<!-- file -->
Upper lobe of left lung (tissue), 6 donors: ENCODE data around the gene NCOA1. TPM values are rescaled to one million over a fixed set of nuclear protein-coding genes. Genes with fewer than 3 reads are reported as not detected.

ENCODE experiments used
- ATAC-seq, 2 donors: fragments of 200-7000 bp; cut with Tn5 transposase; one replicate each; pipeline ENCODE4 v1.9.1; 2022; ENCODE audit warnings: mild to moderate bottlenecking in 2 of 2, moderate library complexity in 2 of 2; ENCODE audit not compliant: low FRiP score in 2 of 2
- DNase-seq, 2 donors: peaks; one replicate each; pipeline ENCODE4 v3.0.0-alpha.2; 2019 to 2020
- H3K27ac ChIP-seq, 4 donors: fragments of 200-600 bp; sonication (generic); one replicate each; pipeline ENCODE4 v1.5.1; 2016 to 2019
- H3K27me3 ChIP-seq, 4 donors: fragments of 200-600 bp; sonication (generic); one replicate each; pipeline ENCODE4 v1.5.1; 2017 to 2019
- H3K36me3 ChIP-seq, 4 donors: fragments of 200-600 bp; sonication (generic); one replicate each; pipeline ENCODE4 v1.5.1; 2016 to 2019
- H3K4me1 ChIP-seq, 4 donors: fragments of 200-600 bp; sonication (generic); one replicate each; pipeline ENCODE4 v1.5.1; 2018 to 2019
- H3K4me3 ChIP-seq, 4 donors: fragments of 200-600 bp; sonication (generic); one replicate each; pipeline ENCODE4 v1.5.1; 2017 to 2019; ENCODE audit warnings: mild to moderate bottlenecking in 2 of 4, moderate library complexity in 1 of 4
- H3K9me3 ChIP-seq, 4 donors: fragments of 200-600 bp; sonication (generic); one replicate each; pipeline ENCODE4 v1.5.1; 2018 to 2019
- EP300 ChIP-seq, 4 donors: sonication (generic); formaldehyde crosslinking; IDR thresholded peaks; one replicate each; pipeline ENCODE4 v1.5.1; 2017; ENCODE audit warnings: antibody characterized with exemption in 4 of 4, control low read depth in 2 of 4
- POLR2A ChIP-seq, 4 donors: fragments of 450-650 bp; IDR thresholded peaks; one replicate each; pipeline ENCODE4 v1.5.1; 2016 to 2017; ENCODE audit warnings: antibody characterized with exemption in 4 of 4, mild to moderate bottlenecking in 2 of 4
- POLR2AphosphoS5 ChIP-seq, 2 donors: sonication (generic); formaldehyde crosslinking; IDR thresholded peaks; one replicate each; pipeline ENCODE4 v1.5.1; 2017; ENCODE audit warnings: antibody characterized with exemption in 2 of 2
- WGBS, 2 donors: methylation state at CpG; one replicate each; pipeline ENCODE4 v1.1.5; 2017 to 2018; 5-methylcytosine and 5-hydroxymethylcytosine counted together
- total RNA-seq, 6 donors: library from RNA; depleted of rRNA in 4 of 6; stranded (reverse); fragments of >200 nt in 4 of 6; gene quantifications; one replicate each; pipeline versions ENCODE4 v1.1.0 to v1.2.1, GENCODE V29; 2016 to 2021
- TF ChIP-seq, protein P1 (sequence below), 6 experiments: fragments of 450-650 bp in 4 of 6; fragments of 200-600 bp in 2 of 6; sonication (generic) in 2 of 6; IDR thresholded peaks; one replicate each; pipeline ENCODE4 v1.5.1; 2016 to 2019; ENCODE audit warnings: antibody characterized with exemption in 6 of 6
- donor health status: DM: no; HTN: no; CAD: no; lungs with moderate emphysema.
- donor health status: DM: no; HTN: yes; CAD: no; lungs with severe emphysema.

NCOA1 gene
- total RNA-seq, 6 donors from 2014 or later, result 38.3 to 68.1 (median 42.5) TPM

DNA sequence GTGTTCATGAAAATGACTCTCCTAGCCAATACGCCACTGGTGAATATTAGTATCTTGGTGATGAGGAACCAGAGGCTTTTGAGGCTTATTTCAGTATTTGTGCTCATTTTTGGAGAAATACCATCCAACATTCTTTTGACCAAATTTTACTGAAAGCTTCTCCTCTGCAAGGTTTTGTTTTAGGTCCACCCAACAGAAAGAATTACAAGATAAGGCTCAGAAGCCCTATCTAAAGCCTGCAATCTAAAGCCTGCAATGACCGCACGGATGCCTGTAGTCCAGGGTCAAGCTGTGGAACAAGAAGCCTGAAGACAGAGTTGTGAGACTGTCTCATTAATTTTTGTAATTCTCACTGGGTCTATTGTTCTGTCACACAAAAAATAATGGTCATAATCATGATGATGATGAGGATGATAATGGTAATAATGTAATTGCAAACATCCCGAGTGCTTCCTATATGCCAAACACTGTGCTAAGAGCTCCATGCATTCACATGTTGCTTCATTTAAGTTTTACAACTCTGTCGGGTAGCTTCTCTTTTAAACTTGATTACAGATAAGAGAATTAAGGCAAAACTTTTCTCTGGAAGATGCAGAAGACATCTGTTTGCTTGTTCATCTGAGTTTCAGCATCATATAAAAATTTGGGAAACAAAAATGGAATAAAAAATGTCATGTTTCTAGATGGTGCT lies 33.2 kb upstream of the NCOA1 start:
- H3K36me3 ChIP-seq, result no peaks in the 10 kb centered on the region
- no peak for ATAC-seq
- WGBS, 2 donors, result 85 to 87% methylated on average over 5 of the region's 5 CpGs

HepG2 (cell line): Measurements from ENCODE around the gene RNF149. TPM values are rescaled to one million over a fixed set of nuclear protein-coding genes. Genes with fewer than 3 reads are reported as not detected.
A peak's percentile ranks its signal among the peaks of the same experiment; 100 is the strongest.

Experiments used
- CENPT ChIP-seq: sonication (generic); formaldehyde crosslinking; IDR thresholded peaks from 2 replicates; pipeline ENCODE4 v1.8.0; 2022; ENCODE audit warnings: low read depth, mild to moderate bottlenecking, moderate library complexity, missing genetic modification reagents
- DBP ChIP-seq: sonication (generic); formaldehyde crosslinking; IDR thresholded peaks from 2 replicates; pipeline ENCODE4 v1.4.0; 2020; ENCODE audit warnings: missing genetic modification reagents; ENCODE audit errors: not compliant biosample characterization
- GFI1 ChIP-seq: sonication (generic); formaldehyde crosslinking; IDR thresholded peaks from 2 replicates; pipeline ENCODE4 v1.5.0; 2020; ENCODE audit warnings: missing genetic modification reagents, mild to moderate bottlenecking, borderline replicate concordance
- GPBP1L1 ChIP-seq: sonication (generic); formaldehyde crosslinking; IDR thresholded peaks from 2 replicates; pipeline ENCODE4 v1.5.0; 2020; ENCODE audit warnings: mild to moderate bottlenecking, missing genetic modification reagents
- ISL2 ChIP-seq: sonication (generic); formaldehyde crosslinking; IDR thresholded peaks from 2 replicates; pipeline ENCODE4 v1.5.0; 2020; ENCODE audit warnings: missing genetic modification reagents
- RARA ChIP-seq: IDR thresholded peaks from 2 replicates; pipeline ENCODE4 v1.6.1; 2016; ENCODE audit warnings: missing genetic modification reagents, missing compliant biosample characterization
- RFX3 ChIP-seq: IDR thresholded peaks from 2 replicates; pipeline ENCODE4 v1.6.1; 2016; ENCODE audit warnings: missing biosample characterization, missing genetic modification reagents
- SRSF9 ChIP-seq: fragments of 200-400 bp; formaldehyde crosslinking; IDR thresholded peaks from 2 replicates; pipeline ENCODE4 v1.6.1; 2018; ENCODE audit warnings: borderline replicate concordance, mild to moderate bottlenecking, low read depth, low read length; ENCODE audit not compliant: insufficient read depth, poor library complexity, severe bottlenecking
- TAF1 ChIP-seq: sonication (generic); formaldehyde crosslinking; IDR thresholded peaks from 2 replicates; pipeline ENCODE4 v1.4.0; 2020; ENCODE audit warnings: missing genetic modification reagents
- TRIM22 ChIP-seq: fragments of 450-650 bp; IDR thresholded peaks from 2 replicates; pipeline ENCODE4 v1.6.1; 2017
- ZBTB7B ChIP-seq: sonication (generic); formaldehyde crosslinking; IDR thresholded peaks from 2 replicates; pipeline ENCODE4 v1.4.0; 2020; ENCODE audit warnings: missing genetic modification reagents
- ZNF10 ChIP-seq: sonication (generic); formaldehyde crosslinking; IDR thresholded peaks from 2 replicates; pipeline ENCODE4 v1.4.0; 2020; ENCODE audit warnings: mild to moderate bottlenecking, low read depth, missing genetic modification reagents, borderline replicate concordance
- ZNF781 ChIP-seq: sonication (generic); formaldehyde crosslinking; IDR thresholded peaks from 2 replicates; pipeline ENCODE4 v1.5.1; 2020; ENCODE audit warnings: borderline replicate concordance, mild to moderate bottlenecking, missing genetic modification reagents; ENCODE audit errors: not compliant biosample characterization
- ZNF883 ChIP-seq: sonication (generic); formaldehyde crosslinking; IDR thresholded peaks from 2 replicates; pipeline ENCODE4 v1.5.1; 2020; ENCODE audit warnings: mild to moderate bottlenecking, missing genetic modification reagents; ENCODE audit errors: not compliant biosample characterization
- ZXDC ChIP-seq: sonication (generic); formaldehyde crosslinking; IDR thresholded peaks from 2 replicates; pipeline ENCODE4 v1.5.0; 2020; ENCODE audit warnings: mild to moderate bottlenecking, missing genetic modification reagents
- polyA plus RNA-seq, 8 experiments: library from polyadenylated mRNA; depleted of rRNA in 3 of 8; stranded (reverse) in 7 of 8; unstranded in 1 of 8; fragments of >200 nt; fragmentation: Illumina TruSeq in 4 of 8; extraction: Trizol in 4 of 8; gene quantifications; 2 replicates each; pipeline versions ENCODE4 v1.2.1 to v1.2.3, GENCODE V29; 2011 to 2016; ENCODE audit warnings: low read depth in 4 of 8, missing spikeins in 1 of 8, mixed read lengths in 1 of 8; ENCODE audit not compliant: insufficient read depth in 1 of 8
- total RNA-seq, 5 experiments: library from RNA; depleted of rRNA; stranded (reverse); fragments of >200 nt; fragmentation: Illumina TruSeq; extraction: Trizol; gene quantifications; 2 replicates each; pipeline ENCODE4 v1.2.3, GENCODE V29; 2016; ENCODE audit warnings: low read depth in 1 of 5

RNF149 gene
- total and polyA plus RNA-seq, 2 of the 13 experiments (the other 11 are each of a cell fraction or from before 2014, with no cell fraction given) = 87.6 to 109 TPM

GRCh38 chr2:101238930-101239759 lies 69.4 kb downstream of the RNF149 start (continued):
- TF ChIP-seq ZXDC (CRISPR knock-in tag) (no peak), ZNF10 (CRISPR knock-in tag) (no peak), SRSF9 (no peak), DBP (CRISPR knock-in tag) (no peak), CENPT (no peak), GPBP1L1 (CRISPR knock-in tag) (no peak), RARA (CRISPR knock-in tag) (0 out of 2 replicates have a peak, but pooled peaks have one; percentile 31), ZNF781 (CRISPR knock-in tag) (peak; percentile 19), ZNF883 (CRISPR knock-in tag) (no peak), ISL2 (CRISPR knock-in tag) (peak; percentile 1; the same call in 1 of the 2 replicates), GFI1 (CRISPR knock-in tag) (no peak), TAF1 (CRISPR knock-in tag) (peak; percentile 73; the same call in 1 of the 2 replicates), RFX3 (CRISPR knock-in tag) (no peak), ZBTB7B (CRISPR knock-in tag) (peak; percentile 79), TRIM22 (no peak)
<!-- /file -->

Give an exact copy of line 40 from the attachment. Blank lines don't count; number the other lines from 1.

- ZNF781 ChIP-seq: sonication (generic); formaldehyde crosslinking; IDR thresholded peaks from 2 replicates; pipeline ENCODE4 v1.5.1; 2020; ENCODE audit warnings: borderline replicate concordance, mild to moderate bottlenecking, missing genetic modification reagents; ENCODE audit errors: not compliant biosample characterization